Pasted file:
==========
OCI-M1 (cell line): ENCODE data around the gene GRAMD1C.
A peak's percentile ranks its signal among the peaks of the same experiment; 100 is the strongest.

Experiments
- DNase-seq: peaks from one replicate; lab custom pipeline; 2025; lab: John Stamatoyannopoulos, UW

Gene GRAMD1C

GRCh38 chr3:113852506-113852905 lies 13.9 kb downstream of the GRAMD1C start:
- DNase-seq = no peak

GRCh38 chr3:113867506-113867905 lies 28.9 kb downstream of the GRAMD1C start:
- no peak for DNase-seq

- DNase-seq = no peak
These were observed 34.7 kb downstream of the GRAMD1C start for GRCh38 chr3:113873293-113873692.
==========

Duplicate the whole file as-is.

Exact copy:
OCI-M1 (cell line): ENCODE data around the gene GRAMD1C.
A peak's percentile ranks its signal among the peaks of the same experiment; 100 is the strongest.

Experiments
- DNase-seq: peaks from one replicate; lab custom pipeline; 2025; lab: John Stamatoyannopoulos, UW

Gene GRAMD1C

GRCh38 chr3:113852506-113852905 lies 13.9 kb downstream of the GRAMD1C start:
- DNase-seq = no peak

GRCh38 chr3:113867506-113867905 lies 28.9 kb downstream of the GRAMD1C start:
- no peak for DNase-seq

- DNase-seq = no peak
These were observed 34.7 kb downstream of the GRAMD1C start for GRCh38 chr3:113873293-113873692.